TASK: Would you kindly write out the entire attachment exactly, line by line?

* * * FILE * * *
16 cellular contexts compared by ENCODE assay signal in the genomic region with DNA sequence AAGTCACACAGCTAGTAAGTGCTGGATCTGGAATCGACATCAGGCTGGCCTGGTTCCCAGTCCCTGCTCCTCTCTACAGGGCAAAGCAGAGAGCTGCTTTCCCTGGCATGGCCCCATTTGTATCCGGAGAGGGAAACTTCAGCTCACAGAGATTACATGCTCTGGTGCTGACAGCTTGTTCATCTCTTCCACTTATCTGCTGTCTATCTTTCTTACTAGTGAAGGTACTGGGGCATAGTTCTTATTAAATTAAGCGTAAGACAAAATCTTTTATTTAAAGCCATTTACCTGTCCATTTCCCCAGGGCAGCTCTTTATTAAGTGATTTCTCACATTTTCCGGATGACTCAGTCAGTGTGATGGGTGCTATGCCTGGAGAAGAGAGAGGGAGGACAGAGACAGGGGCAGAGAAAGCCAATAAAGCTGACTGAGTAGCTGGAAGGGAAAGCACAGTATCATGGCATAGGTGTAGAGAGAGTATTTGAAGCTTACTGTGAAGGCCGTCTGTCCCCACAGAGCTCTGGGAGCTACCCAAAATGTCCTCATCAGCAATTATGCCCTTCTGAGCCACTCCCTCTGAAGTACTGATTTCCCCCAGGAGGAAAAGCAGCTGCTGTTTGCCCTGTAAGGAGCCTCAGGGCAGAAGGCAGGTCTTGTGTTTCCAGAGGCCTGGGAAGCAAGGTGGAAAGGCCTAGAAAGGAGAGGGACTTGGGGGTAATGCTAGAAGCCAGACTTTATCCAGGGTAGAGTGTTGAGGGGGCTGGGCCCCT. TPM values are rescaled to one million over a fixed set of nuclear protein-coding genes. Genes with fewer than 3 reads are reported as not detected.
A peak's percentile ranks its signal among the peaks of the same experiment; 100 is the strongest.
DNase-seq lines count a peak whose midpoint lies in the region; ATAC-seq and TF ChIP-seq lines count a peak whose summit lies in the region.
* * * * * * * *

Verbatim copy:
16 cellular contexts compared by ENCODE assay signal in the genomic region with DNA sequence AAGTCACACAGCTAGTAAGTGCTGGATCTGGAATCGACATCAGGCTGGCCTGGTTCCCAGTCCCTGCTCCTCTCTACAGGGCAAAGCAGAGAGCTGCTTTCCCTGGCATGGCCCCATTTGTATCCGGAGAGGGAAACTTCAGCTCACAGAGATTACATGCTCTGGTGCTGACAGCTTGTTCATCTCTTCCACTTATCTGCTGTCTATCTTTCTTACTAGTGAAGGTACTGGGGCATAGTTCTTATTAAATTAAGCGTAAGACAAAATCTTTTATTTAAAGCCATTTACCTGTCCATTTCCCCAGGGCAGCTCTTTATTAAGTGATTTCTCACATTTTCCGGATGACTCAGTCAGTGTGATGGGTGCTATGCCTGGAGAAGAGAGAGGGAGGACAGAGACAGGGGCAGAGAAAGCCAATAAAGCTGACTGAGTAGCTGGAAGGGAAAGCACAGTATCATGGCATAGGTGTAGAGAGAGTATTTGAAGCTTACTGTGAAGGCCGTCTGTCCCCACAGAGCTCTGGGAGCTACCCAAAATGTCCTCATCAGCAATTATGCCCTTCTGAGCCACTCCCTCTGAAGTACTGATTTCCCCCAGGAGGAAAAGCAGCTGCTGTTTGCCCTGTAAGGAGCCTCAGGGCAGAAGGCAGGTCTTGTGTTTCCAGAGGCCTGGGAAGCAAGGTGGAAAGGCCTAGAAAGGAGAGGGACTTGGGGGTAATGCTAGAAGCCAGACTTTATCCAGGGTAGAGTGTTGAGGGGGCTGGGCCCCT. TPM values are rescaled to one million over a fixed set of nuclear protein-coding genes. Genes with fewer than 3 reads are reported as not detected.
A peak's percentile ranks its signal among the peaks of the same experiment; 100 is the strongest.
DNase-seq lines count a peak whose midpoint lies in the region; ATAC-seq and TF ChIP-seq lines count a peak whose summit lies in the region.